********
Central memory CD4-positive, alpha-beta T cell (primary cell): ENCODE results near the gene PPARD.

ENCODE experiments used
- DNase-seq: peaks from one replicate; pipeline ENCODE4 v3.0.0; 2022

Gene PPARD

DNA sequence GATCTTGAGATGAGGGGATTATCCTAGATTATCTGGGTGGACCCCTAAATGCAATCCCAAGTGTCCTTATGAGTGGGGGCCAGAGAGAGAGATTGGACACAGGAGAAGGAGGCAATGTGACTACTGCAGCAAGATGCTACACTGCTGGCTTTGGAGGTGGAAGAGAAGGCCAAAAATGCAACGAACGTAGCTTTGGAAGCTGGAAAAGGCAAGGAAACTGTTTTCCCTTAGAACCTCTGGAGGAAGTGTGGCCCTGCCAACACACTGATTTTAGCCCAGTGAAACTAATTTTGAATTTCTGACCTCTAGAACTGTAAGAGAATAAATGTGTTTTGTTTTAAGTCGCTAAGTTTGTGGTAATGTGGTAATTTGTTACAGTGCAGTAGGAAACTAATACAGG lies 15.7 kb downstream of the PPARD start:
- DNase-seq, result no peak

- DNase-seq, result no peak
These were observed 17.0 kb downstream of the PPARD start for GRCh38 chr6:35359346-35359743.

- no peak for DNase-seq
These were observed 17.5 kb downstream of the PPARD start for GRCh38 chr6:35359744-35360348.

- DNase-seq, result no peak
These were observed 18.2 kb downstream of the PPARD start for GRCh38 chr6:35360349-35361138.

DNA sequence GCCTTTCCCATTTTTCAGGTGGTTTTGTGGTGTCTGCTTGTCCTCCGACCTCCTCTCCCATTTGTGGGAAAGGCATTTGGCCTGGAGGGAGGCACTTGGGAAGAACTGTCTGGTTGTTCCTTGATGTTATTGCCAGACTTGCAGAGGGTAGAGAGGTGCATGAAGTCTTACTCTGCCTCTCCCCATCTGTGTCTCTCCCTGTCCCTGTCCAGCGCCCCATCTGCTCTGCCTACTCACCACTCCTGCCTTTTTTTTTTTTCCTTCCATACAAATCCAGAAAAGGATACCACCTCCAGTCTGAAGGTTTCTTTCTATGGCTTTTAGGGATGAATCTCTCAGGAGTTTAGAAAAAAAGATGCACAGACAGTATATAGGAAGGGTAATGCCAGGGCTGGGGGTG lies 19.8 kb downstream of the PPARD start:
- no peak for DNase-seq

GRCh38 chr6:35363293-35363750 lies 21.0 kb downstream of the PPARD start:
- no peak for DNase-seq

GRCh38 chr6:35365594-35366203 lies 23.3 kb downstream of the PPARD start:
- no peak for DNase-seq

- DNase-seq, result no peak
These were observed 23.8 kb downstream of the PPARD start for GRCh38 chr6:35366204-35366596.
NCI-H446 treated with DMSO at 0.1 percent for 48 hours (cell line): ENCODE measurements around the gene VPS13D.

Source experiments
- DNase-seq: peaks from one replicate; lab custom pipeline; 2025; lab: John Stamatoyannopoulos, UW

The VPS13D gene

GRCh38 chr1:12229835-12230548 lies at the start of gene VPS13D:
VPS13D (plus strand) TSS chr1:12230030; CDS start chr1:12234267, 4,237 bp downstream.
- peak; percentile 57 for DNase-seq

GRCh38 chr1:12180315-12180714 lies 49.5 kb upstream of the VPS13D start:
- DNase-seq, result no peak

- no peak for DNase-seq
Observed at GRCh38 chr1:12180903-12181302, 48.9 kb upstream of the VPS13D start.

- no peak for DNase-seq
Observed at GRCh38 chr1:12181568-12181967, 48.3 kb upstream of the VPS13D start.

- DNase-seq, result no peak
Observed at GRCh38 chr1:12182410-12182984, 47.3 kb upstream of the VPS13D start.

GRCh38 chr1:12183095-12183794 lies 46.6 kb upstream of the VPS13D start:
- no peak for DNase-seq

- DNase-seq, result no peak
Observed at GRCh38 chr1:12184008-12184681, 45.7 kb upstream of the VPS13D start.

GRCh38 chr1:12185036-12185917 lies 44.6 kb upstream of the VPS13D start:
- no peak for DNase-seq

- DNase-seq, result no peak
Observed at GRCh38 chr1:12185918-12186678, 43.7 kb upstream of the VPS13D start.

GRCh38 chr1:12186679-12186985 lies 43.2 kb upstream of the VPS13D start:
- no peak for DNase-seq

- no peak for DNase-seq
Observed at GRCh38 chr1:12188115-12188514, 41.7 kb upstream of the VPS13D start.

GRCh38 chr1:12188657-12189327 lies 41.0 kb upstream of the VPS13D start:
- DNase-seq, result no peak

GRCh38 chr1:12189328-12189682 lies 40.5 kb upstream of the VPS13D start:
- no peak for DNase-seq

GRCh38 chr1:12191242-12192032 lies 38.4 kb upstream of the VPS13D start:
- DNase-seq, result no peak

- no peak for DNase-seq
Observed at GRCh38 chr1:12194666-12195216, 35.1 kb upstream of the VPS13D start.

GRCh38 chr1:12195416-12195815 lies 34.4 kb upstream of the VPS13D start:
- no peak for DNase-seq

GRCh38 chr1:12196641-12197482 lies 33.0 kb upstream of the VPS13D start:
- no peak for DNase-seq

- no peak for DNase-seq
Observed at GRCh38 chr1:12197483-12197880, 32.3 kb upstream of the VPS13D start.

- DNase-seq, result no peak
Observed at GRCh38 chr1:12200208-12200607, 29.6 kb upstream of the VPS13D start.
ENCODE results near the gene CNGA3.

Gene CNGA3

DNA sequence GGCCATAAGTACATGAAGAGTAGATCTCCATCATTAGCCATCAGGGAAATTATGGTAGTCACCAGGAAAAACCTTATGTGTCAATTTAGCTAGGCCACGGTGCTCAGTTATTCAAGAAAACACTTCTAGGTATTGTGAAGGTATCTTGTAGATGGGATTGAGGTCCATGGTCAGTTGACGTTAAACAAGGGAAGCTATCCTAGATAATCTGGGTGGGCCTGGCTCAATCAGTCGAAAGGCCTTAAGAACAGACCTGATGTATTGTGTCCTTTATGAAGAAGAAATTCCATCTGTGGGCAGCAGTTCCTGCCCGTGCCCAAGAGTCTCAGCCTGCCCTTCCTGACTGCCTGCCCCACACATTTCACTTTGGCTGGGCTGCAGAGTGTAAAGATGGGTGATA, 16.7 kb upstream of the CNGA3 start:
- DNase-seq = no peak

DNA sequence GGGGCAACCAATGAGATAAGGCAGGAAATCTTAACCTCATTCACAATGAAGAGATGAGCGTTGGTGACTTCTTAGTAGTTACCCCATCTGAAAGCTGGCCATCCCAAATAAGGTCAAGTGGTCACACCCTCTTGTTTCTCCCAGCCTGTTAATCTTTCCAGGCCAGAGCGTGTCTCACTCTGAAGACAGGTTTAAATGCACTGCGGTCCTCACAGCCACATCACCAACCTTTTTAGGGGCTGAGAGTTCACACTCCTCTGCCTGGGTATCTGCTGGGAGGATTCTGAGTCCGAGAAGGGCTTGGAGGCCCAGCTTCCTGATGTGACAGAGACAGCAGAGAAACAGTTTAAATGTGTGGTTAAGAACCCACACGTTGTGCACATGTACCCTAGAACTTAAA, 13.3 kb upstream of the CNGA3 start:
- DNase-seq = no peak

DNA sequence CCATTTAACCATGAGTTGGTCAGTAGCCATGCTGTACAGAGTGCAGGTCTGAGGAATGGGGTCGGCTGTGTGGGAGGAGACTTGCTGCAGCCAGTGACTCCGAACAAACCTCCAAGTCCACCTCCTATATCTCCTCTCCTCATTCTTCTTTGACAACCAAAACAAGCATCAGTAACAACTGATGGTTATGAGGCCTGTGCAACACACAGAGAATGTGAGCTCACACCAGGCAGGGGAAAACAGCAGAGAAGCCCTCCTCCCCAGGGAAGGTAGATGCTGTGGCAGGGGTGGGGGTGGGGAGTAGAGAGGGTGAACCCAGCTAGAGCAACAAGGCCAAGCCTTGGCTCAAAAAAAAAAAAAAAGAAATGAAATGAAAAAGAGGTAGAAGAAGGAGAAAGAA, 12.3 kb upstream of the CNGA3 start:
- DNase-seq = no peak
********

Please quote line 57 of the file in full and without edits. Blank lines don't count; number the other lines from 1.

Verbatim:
- no peak for DNase-seq